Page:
by Raymond Strom
On my twentieth birthday, my mother called me with news that she had bought a restaurant on the shore of Lake Superior. Against the advice of everyone I knew, I made plans to go to the grand opening in October. The way my mother told it, I would get some free food and I'd also spend some time with my half-brother and half-sister, whom I had never met. I tried to get my brother to come with me but he had a solid excuse: his girlfriend was due to give birth the same weekend. So when the day came around I went to the Greyhound station alone and made the five hour bus trip in the rain.
My mother was waiting for me at the bus stop, a gas station on the main road in Ashland. When I got off the bus she gave me in a hug and then walked me toward a black truck.
"Is this new?" I asked when we got inside.
"It's two years old," she said and smiled. "I had a little money left over from the loan for the restaurant."
She pulled onto the road and it began to rain. My mother switched on her windshield wipers.
"Look at that," she said, pointing at the windshield wipers.
"Nice," I said.
She turned on the radio.
"I wish Graham could have come," she said. Then she said: "It's cold."
"Yes, it is."
"Brrr," she said and shivered. A strand of gray hair came out of her ponytail and hung in her face. Still, she looked very young. The skin around her eyes was smooth, her lips were full but her mouth was small on her face. Her eyes glittered and this made her irises seem darker as if they were black instead of brown. I could see why my mother had gotten in so much trouble years before--she could do anything she wanted with those eyes. That sparkle of innocence could cause even the sternest of people to melt and forgive her for whatever it was that she had done.
We passed the coal plant, a yellow pyramid of sheet metal with large smoke stacks from which steam clouds rose to meet the rain clouds in the sky. The sky was grey and the lake was brown--a cloudy puddle of fresh water and clay. The bay was shallow and even light rains stirred up the bottom of the lake. Across the bay I saw the houses of Washburn peeking through the pine forests. Long sandy beaches peppered with leafy trees and seagulls lay between the coal plant and my mother's restaurant. White herons stalked up and down the shoreline on long legs hunting in the shallow water.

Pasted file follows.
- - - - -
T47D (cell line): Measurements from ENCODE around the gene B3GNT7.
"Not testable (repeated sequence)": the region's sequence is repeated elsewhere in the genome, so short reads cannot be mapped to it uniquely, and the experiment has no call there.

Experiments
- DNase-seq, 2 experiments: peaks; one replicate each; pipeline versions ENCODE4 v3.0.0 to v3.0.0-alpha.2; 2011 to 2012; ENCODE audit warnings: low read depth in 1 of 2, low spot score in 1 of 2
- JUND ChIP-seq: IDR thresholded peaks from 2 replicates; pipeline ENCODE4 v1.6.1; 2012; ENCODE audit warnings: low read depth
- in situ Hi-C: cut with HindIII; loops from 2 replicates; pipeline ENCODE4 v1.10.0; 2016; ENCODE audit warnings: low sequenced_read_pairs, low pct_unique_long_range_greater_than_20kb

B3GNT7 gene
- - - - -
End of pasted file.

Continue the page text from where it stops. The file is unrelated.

We arrived at the restaurant and my mother parked next to the only other car in the lot. She left the keys in the ignition and we went inside. A red faced man with a head full of thick dark hair stood behind the bar and was talking to two young women. The man wore blue jeans and a red flannel shirt with no undershirt. Chest hair sprouted from the open collar of his shirt. His sleeves were rolled up and his hands were palm down on the bar, one in front of each woman. My mother and I took seats at the bar. The man finished what he was saying to the women and walked over to us. He leaned over the bar and kissed my mother on the cheek.
"David," she began, "this is..."
"The Fisherman," the man interrupted. He lifted his large hand to be shaken. I had to reach up and grab his hand at an awkward angle. He gripped my four fingers and shook them, then he said, "What kind of handshake is that?" Then he laughed.
My mother laughed.
"Fuck you both," I said under my breath. I took off my stocking cap and my hair fell down around my shoulders.
"What the fuck is that?" the Fisherman asked.
"Can I have a beer?" I asked.
"How old are you?" the Fisherman asked.
I didn't answer. He walked over by the two other women and dug into a cooler. One of the ladies said something and he stopped to talk to them.
"He's the best thing that's ever happened to me," my mother whispered. "Look at him."
"What happened to John?" I asked her. It was a valid question since John was her husband and this man was not, but she didn't answer, instead we watched the Fisherman. He smiled at the ladies and put ice in two glasses. He filled the glasses with brandy, then he put an orange and a cherry in one and a splash of water in the other. He picked up the drinks and carried them over to us.